An Interview with Robert Forster

The Go-Betweens’ look:
Jeans and school shoes
“Slightly collegiate”
Full-collared, cuffed shirts (a bit groovy)
No tie

An Interview with Robert Forster

The Go-Betweens’ look:
Jeans and school shoes
“Slightly collegiate”
Full-collared, cuffed shirts (a bit groovy)
No tie

An Interview with Robert Forster

Carola Dibbell
Facebook icon Share via Facebook Twitter icon Share via Twitter

For twenty-eight years, Robert Forster and Grant McLennan of the Go-Betweens maintained one of the most fruitful and long-lived partnerships in pop-music history. Their collaboration began when they met at the University of Queensland in 1977 and continued until McLennan died suddenly of a heart attack on May 6, 2006. Amid disbanding and re-forming, the Go-Betweens released six studio albums in the ’80s and three more in the ’00s, several of them masterful and the rest at least solid. Which are which is a debate still thrashed out by a passionate cult of fans that includes R.E.M., who headlined the grueling 1989 megatour that finished off the band’s first phase; Sleater-Kinney, who lit a fire under their 2000 comeback album, The Friends of Rachel Worth; and Jonathan Lethem, who declined to review said comeback, on the ground that it couldn’t possibly equal the early work with which he’d bonded. Oceans Apart (2005), their best-selling and final album, won them their first Australian Grammy.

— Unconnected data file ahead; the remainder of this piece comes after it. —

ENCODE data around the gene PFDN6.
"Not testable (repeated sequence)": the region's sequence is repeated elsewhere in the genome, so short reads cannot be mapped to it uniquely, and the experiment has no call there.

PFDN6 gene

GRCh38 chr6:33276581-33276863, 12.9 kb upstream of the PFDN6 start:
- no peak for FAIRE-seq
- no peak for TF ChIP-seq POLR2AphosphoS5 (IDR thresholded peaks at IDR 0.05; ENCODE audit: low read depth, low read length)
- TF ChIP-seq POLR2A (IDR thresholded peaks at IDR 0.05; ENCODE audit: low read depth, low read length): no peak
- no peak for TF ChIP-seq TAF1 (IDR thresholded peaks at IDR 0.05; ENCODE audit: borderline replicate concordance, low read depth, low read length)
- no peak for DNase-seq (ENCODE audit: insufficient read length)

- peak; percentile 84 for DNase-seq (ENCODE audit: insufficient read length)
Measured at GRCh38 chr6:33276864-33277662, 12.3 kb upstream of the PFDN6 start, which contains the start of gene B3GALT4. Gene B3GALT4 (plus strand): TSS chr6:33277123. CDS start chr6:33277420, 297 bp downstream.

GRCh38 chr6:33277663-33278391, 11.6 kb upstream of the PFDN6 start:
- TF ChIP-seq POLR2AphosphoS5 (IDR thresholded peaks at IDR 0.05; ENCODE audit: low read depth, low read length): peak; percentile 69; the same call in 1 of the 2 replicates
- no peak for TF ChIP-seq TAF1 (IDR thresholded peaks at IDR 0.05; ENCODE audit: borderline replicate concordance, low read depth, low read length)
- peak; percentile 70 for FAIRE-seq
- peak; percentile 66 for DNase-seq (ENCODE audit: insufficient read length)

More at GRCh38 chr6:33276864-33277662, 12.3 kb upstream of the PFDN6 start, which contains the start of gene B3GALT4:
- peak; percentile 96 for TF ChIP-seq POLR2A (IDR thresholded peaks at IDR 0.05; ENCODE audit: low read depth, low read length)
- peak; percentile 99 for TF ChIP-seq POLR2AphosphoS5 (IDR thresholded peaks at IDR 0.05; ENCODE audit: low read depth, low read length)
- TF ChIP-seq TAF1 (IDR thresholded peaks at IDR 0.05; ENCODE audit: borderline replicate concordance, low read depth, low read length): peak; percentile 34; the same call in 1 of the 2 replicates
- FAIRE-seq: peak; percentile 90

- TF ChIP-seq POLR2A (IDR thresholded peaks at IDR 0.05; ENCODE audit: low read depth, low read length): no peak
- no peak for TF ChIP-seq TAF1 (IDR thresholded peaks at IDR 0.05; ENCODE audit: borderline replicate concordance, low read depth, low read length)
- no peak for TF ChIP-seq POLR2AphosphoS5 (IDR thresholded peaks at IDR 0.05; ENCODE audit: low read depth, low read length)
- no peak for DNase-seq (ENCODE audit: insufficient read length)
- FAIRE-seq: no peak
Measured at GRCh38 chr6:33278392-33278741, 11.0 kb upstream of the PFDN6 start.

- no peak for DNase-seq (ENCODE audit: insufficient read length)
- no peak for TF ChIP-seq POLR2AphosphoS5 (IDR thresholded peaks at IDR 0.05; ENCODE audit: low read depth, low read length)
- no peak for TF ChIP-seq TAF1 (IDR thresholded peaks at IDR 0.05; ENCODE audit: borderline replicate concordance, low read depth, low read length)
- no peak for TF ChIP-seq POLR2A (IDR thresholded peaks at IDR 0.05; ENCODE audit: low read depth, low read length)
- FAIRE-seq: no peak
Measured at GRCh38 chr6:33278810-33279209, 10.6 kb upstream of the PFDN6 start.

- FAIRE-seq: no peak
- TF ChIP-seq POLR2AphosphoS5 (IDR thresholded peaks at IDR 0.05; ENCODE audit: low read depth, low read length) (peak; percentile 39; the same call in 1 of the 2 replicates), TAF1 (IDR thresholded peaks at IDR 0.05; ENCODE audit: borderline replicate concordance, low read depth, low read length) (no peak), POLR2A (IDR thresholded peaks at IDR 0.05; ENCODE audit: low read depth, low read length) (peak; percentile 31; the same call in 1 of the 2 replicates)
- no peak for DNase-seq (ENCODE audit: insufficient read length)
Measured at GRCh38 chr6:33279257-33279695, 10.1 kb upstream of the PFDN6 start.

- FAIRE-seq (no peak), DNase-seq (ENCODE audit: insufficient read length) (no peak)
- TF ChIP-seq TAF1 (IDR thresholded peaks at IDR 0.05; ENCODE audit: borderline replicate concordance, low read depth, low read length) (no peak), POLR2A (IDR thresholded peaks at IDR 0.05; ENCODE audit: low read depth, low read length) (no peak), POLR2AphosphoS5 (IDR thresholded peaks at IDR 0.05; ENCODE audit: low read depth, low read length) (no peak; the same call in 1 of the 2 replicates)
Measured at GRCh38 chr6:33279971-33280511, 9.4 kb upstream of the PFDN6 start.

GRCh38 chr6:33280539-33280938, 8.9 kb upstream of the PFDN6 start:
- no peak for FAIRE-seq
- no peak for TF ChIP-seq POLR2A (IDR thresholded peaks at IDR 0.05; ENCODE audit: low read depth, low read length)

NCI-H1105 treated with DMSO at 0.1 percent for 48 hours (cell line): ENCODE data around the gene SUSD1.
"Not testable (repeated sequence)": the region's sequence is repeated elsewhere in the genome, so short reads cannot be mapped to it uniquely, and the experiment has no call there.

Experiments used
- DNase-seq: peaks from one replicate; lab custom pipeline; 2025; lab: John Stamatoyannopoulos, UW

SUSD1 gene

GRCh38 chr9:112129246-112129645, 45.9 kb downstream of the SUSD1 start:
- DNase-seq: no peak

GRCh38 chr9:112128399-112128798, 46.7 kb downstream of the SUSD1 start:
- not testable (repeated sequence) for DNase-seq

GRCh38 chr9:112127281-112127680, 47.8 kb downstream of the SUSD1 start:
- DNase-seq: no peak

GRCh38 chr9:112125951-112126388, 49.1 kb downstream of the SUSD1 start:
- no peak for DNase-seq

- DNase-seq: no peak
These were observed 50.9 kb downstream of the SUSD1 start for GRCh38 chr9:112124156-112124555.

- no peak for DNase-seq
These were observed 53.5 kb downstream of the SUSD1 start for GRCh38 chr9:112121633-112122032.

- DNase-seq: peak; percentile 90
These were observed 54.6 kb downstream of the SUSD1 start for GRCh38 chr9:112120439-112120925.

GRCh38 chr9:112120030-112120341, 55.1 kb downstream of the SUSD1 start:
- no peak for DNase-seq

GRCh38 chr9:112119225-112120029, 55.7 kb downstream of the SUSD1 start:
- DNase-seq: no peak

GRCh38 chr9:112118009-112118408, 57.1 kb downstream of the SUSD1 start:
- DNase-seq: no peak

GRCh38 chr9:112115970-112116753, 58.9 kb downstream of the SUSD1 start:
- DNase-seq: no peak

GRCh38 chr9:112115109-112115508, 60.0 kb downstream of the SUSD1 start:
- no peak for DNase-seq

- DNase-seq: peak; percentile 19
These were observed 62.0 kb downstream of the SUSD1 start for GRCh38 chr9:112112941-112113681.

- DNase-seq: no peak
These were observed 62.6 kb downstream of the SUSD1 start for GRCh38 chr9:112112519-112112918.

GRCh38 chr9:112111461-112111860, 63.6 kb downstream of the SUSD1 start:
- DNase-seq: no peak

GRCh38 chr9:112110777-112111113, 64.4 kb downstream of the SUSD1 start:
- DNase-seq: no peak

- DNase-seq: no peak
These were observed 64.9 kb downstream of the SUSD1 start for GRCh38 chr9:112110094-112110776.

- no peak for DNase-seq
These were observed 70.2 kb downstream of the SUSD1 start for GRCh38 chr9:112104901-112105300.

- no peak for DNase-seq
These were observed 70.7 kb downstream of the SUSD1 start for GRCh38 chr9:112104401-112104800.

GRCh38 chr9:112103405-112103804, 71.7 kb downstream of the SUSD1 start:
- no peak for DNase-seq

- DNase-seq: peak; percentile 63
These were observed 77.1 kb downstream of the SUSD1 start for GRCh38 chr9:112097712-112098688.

We don’t hang out much with musicians, but with the Go-Betweens this proved difficult. For instance, we have all of two friends in the British music business, and both signed the Go-Betweens. So when their devoted U.S. publicist invited us to a pre–Oceans Apart dinner with Grant and Robert, we couldn’t resist. Robert discussed band lore. Grant talked novels and charmed our nineteen-year-old daughter, a fan since she was six. 

Barely a year later Grant was dead, and Robert didn’t return to the States until early 2008, to promote The Evangelist, his first solo album in twelve years. There was another dinner, and this time we proposed dessert at our East Village apartment, which developed into a three-hour record-sampling bull session. Amy Rigby, Tom T. Hall, Lil Wayne, Todd Snider—Forster was a voracious and alert listener. He also tossed back half a crate of clementines.

Forster returned to our dining room seven months later for the lunchtime conversation excerpted below. The perfect guest, he brought four bottles of Pellegrino and former Go-Betweens bassist Robert Vickers, who returned to his day job forty-five minutes into the conversation. It was September 15, the day after Lehman Brothers went under. So we launched a time-tied discussion of the end of the world and segued into the news from Germany, where Forster’s sixty-five-year-old mother-in-law had turned suddenly and gravely ill. The interview proper began with the Go-Betweens’ beginnings. It continued until Forster had to leave for a sound-check at Joe’s Pub three hours later.

—Robert Christgau and Carola Dibbell


ROBERT CHRISTGAU: Where were you, Robert,
when you met the Go-Betweens?
ROBERT VICKERS: I met them in Brisbane because
we all lived in Brisbane.
CAROLA DIBBELL: Why did this music scene start up
in Brisbane?
ROBERT FORSTER: In a way it’s like Akron, Ohio—
cities in the middle of nowhere.
RC: Isolated.
RF: No one made records.

RV: It was like the beginning of the world.

RF: There were no people from the ‘60s hanging around, there were no managers floating around, there were no record labels . . .

CD: So what was the first gig that you played?